trade secret misappropriation

Non-compete agreementSticking feathers up your butt, does not make you a chicken.

Tyler Durden, Fight Club

Under Michigan law, one required element for having an enforceable non-compete agreement is a “reasonable competitive business interest.” But, like the chicken quote, business owners can’t expect to just stick the phrase “reasonable competitive business interest” into an

JokerOne of the most common questions I get asked by both business clients and individuals is whether their non-compete agreement is enforceable. As explained below, a number of points will determine the answer, but none are more important than what essentially amounts to a “wild card” — the judge deciding your case.

Attorney Brett Snider

Trade secret protectionTrade secret theft continues to be a major concern (or it should be) for businesses. And the numbers back up this conclusion; In an article by  by Will Yakowicz, appearing in Inc., “How to Avoid Becoming a Victim of Trade Secret Theft,” it’s noted that:

Criminal theft of corporate trade secrets is reaching epidemic levels, experts say … the number of trade secret cases in U.S. federal courts doubled between 1988 and 1995, doubled again from 1995 to 2004, and is projected to double again by 2017.

Mr. Yakowicz’s article goes on to provide business owners with great advice on how to reduce trade secret thefts in your business. Having recently wrapped a trade secret misappropriation trial filed in Michigan state court, I can definitely say that the article is worth reading and the recommendations should be meaningfully considered by any business with information worth protecting.

What happens when a trade secret misappropriation lawsuit falls apart.

For background purposes, I represented a company and its executives who were sued for claims involving trade secret misappropriation, breach of a non-compete agreement, and other business related claims. One problem with any sort of lawsuit is that often times the facts get in the way.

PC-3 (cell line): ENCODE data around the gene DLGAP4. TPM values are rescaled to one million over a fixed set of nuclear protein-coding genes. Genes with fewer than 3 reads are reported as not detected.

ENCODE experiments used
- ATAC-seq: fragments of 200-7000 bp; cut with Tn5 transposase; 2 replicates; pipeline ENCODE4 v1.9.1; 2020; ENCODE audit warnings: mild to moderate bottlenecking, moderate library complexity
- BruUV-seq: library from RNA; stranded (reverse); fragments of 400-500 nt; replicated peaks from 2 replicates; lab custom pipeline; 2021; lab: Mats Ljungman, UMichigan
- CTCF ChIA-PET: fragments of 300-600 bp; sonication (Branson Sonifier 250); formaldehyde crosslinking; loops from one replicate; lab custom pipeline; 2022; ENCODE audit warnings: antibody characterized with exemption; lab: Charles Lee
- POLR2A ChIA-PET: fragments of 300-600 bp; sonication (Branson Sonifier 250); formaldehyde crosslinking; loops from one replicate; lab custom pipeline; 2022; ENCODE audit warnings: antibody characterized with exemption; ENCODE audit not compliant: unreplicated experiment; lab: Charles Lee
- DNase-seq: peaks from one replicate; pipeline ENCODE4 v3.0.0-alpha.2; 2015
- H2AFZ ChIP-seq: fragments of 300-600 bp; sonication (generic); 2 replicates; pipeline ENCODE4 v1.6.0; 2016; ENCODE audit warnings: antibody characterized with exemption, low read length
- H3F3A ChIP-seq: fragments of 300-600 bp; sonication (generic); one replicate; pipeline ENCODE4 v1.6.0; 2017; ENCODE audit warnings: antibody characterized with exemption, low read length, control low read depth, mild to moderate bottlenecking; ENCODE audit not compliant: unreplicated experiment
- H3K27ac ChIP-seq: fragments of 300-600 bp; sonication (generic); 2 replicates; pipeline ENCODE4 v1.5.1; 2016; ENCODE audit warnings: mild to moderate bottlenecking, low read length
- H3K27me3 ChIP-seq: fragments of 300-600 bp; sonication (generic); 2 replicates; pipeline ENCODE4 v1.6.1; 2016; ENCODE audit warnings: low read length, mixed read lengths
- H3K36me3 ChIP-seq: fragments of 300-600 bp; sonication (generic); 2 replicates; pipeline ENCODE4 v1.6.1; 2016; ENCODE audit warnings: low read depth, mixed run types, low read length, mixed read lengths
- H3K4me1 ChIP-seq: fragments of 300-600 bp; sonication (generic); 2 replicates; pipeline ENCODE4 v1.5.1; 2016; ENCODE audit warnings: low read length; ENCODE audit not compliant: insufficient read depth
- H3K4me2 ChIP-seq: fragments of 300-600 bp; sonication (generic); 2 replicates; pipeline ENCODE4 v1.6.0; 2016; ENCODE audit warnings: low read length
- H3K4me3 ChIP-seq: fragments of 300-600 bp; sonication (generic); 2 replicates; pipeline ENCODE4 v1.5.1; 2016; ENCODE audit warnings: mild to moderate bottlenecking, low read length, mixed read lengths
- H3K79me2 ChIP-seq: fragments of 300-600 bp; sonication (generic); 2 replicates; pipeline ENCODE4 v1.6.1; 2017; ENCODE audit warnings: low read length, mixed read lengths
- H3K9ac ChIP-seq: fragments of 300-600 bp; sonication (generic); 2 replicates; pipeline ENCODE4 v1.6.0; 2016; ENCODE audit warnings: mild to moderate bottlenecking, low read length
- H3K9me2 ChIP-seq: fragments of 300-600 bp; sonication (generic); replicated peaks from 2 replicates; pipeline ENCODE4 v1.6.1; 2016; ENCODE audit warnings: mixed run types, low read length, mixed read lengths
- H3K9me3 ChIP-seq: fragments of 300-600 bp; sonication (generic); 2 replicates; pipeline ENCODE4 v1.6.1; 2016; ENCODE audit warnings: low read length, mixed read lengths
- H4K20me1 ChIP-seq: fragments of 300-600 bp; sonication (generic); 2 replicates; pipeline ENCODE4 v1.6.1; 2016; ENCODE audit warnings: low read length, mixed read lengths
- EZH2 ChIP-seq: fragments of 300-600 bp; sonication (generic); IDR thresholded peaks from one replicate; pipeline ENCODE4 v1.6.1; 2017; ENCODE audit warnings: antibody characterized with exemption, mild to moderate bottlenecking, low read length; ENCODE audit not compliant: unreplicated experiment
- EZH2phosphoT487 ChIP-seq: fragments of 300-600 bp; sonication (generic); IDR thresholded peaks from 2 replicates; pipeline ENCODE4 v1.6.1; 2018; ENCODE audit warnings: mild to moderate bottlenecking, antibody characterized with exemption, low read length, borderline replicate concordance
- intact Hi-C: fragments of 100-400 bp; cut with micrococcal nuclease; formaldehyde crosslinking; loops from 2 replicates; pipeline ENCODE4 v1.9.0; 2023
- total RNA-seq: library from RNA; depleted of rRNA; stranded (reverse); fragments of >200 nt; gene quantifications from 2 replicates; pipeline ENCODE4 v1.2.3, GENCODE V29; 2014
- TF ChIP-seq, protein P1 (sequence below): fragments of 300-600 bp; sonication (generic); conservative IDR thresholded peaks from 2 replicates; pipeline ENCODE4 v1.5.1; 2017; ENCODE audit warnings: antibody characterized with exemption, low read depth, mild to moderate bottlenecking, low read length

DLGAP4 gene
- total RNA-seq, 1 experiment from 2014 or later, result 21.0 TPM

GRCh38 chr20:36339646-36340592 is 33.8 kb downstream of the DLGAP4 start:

This became clear as two days after the trial began, the lawsuit settled on terms very favorable to my clients (Plaintiff had requested over $860,000 at Michigan’s case evaluation procedure, which resulted in the evaluation panel awarding $175,000 against my clients). However, the parties settled the lawsuit for $8,500.00 payable over time.

Continue Reading What Steps Can Your Business Take to Avoid Becoming a Victim of Trade Secret Theft?

Computer Crime HandcuffsOne of the more noteworthy employer/employee trade-secret misappropriation and Computer Fraud and Abuse Act  (CFAA) cases came to an end earlier this week. Specifically, Mr. David Nosal wa sentenced on January 8, 2014 to one year and one day in prison. He was convicted for misappropriating his former employer’s trade secrets and improperly accessing the

Google Search.jpg

A little bit of knowledge can be a dangerous thing, especially when legal issues are involved. This truism makes the Internet a virtual minefield for the unwary looking for “free legal advice,” which often happens in the area of post employment restrictions and noncompete agreements. As discussed below, however, a noncompete lawsuit arising from incomplete

Playbook.jpgRegardless of your political preferences, President Obama’s election victory offers an important lesson that can be extended to your company’s protection of trade secret intellectual property.

In sports – similar to politics or business – a critical strategy for success is the concept of “protecting your home turf.” In this regard, after the dust settled on

Safe and Barbwire.jpegLast week I attended the State Bar of Michigan’s Information Technology Law Section Seminar, Core Legal Issues in a High-Tech Business World. It was a great overall day of presentations.

One presentation that stood out from a business owner’s perspective, however, was given by attorney Leigh Taggart – Protecting Software Trade Secrets.

Trade Secret

Security_Computer_Laptop in Chain.jpegMichigan Companies were recently given a new tool for fighting back against trade secret misappropriation and unfair competition.

Specifically, in Actuator Specialties, Inc. v. Chinavare the Michigan Court of Appeals agreed with the trial court’s determination that Actuator Specialties established a threat of misappropriation against its former employee and his new employer. This threat entitled